Alternatively, referring to FIG. 2, the cathode material can be prepared by the following steps: preparing powdered first compound having a formula of A3xM12y(PO4)3 (Step S21); adding the powdered first compound to a M2 salt solution (Step S22); adjusting the PH value of the solution based on the relationship between solubility of M2 hydroxide and the PH value so as to minimize the solubility of M2 hydroxide and so as to disperse uniformly M2 hydroxide particles in the powdered first compound and on the surfaces of the powdered first compound (Step S23); and filtering and drying the mixture thus obtained so as to form solid powders. The solid powders are subsequently heated at a temperature ranging from 50 to 900 C. according to the properties of M2 oxide thus formed so as to obtain the cathode material with fine particles of M2aOb dispersed in an aggregation of particles of A3xM12y(PO4)3 and coated on the surfaces of the particles of A3xM12y(PO4)3 (Step S24).

Preferably, adjustment of the PH value of the solution in the above methods is conducted through addition of ammonia solution.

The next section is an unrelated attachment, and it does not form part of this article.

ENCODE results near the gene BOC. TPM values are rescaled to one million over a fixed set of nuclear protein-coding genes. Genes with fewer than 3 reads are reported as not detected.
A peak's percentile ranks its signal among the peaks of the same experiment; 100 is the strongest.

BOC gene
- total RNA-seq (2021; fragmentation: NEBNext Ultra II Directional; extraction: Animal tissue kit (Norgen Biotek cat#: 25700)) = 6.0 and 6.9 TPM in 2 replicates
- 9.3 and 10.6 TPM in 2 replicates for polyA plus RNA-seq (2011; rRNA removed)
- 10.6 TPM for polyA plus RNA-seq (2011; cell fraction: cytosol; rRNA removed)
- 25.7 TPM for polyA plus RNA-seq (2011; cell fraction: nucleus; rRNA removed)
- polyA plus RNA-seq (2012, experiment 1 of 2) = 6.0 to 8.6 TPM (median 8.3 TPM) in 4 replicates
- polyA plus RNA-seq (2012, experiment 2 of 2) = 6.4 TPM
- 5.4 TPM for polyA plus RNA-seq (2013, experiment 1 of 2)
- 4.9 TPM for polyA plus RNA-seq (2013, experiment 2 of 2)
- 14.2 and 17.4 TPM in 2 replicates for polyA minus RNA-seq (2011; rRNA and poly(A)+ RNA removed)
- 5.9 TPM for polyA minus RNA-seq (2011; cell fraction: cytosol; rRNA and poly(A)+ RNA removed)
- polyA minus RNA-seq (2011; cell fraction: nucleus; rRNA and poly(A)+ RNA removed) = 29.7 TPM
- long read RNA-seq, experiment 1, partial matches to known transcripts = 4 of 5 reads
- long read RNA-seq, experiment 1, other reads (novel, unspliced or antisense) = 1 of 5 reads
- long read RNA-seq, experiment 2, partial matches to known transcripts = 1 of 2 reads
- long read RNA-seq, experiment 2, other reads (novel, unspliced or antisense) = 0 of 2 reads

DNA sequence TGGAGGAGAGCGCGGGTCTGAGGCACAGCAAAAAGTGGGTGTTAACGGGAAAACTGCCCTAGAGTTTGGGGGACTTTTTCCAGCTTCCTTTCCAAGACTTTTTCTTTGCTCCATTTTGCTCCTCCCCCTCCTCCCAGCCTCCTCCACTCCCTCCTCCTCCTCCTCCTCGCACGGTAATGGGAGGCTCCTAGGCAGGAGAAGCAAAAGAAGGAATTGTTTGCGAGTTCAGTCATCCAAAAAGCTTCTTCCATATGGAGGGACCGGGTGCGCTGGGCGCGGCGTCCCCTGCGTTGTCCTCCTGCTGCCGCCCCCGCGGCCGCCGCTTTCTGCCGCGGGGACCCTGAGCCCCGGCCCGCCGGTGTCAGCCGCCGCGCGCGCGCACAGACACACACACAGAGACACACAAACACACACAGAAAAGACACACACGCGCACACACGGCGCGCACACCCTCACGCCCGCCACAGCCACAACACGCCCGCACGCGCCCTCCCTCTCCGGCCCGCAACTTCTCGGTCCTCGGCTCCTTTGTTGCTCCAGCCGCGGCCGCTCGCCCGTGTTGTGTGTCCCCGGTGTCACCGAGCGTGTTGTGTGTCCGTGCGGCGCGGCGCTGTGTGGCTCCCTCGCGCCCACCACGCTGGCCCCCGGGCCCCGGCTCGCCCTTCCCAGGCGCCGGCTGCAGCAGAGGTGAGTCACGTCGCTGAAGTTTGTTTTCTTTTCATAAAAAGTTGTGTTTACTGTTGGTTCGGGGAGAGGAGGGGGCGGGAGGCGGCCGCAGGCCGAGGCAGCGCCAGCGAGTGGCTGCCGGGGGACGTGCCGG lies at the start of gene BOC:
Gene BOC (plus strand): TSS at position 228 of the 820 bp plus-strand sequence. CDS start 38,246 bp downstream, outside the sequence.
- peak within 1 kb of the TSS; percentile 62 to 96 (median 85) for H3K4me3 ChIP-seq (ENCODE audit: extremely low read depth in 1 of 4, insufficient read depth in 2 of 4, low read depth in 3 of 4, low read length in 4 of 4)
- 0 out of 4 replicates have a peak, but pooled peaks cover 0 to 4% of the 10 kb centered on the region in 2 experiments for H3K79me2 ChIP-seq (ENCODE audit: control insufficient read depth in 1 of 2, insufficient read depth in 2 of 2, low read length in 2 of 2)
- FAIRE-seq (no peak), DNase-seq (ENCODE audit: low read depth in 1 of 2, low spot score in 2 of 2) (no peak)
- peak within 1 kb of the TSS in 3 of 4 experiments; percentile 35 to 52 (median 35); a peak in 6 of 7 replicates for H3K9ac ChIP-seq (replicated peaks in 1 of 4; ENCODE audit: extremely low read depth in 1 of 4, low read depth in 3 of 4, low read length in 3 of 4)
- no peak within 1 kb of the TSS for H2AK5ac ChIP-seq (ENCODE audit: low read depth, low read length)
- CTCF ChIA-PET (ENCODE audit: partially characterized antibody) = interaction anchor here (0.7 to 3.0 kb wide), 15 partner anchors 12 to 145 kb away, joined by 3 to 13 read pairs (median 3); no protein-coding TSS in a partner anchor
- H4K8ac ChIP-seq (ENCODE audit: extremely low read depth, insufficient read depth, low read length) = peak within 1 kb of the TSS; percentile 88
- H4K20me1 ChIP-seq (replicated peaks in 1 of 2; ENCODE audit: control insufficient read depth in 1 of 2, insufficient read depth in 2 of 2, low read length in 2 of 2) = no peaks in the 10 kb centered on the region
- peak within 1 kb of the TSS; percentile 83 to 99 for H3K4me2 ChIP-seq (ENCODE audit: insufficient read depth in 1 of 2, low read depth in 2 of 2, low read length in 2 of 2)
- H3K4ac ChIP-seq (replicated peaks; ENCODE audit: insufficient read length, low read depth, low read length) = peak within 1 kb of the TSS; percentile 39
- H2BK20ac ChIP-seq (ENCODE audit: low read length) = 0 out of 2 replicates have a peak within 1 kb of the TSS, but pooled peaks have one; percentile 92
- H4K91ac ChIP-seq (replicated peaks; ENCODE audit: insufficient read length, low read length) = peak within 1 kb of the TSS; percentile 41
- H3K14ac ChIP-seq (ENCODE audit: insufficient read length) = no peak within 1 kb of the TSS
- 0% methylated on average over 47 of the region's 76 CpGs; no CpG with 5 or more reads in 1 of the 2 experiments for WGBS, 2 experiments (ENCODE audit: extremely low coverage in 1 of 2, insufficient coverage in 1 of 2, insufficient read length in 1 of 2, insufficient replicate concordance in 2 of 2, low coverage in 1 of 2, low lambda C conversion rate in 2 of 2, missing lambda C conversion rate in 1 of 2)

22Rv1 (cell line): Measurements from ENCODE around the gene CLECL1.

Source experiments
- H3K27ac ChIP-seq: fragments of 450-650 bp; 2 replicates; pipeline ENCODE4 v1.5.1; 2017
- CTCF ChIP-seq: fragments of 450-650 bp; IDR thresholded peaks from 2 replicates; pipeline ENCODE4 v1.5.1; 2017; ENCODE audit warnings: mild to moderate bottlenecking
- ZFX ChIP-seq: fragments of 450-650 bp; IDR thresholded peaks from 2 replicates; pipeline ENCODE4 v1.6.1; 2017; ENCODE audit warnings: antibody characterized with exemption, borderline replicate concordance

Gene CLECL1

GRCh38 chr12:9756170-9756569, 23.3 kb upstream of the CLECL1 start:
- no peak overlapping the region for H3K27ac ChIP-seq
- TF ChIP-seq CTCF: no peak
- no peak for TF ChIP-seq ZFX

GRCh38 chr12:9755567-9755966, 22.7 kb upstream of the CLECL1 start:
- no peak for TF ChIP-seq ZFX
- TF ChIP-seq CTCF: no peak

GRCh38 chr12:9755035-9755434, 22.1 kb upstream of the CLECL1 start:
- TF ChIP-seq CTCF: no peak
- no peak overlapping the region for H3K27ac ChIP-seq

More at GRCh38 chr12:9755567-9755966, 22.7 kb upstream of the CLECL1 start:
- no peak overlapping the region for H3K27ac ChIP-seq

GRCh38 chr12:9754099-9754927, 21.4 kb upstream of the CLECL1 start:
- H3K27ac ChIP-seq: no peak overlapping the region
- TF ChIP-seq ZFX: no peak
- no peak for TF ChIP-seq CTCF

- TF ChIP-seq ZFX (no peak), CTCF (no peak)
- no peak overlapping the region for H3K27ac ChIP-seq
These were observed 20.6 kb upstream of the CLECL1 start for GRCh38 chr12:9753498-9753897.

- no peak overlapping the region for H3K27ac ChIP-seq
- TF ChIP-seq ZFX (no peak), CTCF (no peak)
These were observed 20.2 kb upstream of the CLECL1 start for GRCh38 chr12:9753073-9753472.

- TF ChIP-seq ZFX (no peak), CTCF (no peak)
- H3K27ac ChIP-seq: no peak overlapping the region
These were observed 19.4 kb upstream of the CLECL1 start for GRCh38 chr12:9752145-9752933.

The above-mentioned powdered first compound having a formula of A3xM12y(PO4)3 of the cathode material may be manufactured by a method involving formation of particulate precursors of the metal compound followed by crystallization of the metal compound of the particulate precursors to form the crystalline nanometer-sized primary particles and sintering of the crystalline nanometer-sized primary particles.

Particularly, referring to FIG. 3, the method of preparing powdered first compound having a formula of A3xM12y(PO4)3 includes the following steps: preparing a reactant solution including the metal compound, the metal compound having a formula of A3xM12y(PO4)3, in which A represents at least one element selected from the group consisting of Groups IA, IIA and IIIA; M1 represents at least one element selected from the group consisting of Groups IIA, IIIA, IVA and VA and transition metal elements, and 0<x≦1.2, 1.2≦y≦1.8 (Step S211); drying the reactant solution to form particulate precursors of the metal compound (Step S212); and heating the particulate precursors under a non-oxidizing atmosphere in the presence of suspended carbon particles so as to crystallize the metal compound of each of the particulate precursors to form the crystalline nanometer-sized primary particles and so as to cause sintering of contacted portions of surfaces of adjacent ones of the crystalline nanometer-sized primary particles to form each of the micrometer-sized secondary particles (Step S213). Therefore, the powdered first compound having a formula of A3xM12y(PO4)3 is prepared.